MILO, Maine — Zak Mills couldn’t attend the benefit basketball game held in his honor last Friday night.

But thanks to technology, the 11-year-old sixth-grader from LaGrange got the chance to witness firsthand a considerable outpouring of support on his behalf.

Some 40 area high school coaches — peers of Zak’s dad, Penquis Valley High School boys basketball and soccer coach Jason Mills — converged on Oakes Gymnasium to play in a benefit game to help defray medical costs the family is facing while Zak Mills undergoes treatment for a cancerous tumor found in the radius near his right wrist late last year.

And while Zak is well known around the region as a fixture at Penquis Valley sporting events, few anticipated the degree of support that turned out for the benefit game on his behalf.

“I didn’t get there until about 10 of six because of stuff going on at the hospital, and when I pulled into the school the parking lot full. It was overwhelming seeing the amount of people there,” said Jason Mills. “The crowd was great, the band was playing. It was a tremendous atmosphere.”

The game generated more than $5,600 from admission sales alone, said Penquis Valley principal Jeremy Bousquet. Combined with concessions, raffles, T-shirt sales and donations from the likes of Tradewinds market and the school’s Student Council and Key Club, the total raised so far is more than $10,700.

“I’ve been at Penquis for eight years and this is the first time I’ve seen the gym so filled to capacity,” said Bosquet. “There were people from the immediate area and beyond, college students who came home. There were people with no connection to sports competition and people with a direct connection to sports competition.

“It was amazing to see.”

Coaches from throughout the geographically vast Penobscot Valley Conference participated in support of the Mills family, joining others from the educational community — both of Zak’s parents are teachers — and the community at large.

“There were a lot of people from our community there, but there were a lot of people from area towns [who] showed up, too,” said Mills. “I think every coach who played brought a fan or two. Howland had a big following there, there was support from everyone.”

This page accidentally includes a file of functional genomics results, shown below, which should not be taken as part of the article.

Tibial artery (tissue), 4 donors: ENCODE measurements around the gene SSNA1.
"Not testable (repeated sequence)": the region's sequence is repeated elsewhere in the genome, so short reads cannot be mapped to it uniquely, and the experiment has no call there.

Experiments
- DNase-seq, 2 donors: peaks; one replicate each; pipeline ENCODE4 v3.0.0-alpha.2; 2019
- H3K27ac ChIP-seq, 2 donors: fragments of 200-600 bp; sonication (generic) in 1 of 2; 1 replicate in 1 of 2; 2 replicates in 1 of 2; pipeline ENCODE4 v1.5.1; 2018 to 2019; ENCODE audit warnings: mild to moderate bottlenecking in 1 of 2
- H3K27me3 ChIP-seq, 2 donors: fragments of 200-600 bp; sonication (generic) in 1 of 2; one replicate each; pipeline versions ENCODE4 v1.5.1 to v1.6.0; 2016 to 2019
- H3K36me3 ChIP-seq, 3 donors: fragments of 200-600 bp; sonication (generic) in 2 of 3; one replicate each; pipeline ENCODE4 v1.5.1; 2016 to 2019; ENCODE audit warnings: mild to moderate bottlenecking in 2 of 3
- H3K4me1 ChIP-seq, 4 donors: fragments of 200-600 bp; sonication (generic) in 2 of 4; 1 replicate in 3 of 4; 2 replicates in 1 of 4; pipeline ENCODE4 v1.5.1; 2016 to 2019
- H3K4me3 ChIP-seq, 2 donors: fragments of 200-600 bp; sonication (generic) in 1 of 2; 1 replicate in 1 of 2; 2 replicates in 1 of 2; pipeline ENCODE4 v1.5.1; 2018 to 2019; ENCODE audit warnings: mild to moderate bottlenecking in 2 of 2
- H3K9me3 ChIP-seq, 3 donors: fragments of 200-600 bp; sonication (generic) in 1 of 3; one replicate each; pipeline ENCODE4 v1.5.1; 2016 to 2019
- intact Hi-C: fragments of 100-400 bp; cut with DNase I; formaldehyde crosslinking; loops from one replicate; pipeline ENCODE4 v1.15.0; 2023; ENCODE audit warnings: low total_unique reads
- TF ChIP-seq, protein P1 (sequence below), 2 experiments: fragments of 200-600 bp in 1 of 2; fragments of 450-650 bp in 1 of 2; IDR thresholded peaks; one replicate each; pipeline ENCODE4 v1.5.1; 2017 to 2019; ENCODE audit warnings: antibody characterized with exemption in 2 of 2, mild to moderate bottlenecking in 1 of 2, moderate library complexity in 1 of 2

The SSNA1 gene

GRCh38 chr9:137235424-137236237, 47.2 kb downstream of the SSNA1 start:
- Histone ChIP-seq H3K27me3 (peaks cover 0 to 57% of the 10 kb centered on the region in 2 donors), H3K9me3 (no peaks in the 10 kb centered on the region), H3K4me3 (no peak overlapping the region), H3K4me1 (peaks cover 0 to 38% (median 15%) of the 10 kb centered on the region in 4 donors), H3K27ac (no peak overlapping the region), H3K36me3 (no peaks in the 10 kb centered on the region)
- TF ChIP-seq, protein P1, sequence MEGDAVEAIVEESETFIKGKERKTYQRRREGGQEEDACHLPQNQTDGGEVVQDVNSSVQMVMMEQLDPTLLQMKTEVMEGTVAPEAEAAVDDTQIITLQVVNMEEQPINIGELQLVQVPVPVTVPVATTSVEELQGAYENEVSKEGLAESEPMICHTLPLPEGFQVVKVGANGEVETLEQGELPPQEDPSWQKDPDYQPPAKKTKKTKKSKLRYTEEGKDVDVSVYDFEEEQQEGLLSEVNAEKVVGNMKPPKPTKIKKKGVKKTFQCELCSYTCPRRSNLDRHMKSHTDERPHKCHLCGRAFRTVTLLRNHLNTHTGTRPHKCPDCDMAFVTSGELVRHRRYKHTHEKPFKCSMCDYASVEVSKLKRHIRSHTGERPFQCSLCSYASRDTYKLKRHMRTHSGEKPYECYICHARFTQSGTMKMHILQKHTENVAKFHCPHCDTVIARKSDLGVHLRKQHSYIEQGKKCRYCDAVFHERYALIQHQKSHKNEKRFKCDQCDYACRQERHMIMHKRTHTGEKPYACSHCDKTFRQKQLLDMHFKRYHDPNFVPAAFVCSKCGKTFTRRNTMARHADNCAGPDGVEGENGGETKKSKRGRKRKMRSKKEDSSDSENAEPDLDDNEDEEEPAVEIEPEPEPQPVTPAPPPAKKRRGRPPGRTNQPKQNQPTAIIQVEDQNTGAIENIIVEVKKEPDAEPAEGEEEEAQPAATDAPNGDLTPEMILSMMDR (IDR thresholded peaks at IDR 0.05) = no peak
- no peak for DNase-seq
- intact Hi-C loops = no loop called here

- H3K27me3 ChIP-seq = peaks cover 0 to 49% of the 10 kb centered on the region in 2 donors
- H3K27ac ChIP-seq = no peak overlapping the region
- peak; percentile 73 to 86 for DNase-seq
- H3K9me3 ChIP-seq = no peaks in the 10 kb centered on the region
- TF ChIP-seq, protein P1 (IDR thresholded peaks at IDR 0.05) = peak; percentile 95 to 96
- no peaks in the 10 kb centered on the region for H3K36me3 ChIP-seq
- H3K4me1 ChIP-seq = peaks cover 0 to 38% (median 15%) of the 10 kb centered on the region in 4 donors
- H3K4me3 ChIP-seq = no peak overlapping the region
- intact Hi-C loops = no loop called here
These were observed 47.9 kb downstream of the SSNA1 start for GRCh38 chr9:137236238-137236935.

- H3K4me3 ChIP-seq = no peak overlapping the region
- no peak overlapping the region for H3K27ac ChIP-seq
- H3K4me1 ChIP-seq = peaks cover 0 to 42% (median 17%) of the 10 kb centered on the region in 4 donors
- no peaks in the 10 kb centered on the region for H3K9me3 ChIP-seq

Bousquet helped arrange a FaceTime video link between the gymnasium and Zak’s hospital room at Eastern Maine Medical Center in Bangor so he could watch the game and see some of his friends in attendance.

Bousquet manned the FaceTime link during the first half before former Penquis basketball star Trevor Lyford, home from Brown University, took over after intermission.

“When [fellow LaGrange resident and Piscataquis of Guilford boys basketball coach] Jamie [Russell] set the game up originally, I looked up the schedule and knew Zak wouldn’t be able to be there because that was a hospital night for him,” said Mills, “so Jeremy and I started talking about doing that.

“Zak has been FaceTiming with some of his teachers when he’s been home to stay caught up with some of his schoolwork, so it worked out well for him.”

Zak came home Monday but was set to return to EMMC on Thursday for the second 72-hour cycle of his second round of chemotherapy since being diagnosed with osteosarcoma.

He’ll undergo a third 72-hour session next week, then eventually will have what’s left of the tumor removed before undergoing a follow-up round of chemotherapy.

Zak has said his plan is to be playing on his middle-school soccer team when school starts this fall.

Another event already is being planned to benefit him and his family on April 17. Local hairdressers will volunteer their time to come to the school and students and staff may make donations in order to have their heads shaved in an act of solidarity for the hair loss Zak will face as the result of chemotherapy.

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Ernie Clark

Ernie Clark is a veteran sportswriter who has worked with the Bangor Daily News for more than a decade. A four-time Maine Sportswriter of the Year as selected by the National Sportscasters and Sportswriters...